The SAAF Squadrons of 31 and 34 were formed in April 1944, and did service in Italy during the Second World War. They were disbanded after the War, and to date are the only heavy bomber squadrons in the history of the South African Airforce.
The Squadrons are most famous, along with the USAAF squadrons, and RAF 178 squadron, for flying to Warsaw with supplies during the uprising of the Polish resistance under General Bor Komorowski for which the Squadrons suffered heavy losses. The Squadrons also dropped supplies to the Yugoslavian resistance under Marshal Tito in the later part of the War.
34 Squadron was a heavy bomber squadron of the South African Air Force during World War 2. It was formed in Egypt on 14 April 1944 and operated from Egypt and Italy until the end of the Second World War. It was equipped with Consolidated Vultee B-24 Liberator IV's. In July 1944, the squadron moved from Egypt to Italy and formed part of No.2 Wing (SAAF) along with 31 Squadron SAAF.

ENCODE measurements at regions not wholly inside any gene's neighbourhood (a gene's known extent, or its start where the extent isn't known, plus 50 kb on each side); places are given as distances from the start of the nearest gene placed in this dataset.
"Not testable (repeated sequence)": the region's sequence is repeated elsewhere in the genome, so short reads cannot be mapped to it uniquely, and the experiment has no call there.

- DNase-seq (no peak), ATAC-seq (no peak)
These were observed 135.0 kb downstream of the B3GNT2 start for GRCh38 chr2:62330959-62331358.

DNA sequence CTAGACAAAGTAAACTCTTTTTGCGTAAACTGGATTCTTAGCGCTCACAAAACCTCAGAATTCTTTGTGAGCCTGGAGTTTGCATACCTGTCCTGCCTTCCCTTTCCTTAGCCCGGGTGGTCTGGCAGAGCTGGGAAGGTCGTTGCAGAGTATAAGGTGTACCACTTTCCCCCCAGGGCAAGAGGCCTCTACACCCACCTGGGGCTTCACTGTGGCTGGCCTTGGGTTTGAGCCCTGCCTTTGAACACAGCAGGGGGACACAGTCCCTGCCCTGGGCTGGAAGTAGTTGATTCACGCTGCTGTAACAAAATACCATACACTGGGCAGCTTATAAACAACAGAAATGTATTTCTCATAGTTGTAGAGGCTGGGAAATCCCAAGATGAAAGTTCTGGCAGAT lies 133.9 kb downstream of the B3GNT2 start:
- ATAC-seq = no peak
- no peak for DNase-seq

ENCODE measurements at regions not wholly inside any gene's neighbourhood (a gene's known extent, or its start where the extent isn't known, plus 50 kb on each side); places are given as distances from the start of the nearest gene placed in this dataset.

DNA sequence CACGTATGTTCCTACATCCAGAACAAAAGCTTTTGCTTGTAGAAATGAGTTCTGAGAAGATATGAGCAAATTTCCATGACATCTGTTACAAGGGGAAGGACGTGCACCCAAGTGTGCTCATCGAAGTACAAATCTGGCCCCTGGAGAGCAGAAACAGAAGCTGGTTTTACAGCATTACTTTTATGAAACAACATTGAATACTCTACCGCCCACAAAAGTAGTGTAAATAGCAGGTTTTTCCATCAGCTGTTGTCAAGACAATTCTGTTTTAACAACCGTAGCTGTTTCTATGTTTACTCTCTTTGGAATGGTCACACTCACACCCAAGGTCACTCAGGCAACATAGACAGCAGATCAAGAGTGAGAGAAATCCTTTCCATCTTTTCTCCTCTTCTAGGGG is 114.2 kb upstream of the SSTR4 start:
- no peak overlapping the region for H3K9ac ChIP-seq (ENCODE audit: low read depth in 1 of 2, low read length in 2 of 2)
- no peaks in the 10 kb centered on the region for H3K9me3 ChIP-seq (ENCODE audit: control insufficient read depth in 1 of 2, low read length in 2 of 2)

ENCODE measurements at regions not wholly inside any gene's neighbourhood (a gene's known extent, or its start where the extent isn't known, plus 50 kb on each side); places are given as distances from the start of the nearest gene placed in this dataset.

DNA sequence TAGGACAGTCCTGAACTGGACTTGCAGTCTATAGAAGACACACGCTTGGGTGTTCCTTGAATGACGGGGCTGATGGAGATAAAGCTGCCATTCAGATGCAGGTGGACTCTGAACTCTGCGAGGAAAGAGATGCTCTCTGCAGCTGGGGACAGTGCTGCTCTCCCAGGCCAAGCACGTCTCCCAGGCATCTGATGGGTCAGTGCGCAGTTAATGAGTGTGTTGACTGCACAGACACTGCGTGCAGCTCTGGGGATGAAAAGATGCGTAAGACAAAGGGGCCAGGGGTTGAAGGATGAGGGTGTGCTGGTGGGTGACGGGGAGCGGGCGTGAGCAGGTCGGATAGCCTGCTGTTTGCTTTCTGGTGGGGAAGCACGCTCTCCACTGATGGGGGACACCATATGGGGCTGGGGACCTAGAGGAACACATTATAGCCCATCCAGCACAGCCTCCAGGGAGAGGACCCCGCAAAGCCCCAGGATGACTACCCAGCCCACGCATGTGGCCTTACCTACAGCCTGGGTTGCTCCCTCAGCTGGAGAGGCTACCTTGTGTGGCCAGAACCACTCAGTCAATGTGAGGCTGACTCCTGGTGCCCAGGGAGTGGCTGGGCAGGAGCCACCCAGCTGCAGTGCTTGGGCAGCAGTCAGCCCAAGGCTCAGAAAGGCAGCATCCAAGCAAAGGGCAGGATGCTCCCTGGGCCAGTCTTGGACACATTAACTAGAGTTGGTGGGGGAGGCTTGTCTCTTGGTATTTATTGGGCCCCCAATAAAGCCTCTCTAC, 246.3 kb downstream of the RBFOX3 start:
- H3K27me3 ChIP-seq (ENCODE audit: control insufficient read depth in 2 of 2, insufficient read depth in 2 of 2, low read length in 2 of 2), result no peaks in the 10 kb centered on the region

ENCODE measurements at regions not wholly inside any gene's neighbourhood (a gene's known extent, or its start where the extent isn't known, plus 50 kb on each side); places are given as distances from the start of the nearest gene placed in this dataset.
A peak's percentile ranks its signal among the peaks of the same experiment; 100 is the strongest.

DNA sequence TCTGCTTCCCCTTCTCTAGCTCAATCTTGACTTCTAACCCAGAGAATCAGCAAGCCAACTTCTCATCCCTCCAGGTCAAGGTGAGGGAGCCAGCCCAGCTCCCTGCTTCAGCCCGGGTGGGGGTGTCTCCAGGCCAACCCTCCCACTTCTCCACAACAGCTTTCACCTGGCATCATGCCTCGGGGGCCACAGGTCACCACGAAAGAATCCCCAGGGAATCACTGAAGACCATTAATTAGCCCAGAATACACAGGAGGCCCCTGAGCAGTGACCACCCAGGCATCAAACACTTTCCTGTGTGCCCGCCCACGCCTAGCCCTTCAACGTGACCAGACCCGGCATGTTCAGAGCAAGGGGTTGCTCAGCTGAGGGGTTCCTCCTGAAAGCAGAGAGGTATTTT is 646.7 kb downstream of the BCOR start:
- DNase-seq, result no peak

The squadrons first operation was on 21 July 1944 and the squadron operated in northern Italy, the Balkans, Austria Southern France as well as mine-laying operations along the Danube. The squadron was also involved in re-supply air drops to partisans in Yugoslavia (Operation Flotsam) as well as air supply drops to the defenders in the Warsaw uprising of August–September 1944. The squadron returned to Egypt in September and was converted to a transport squadron, flying supplies and passengers to and from northern Italy, Austria, Egypt and South Africa. It was disbanded on 15 December 1945.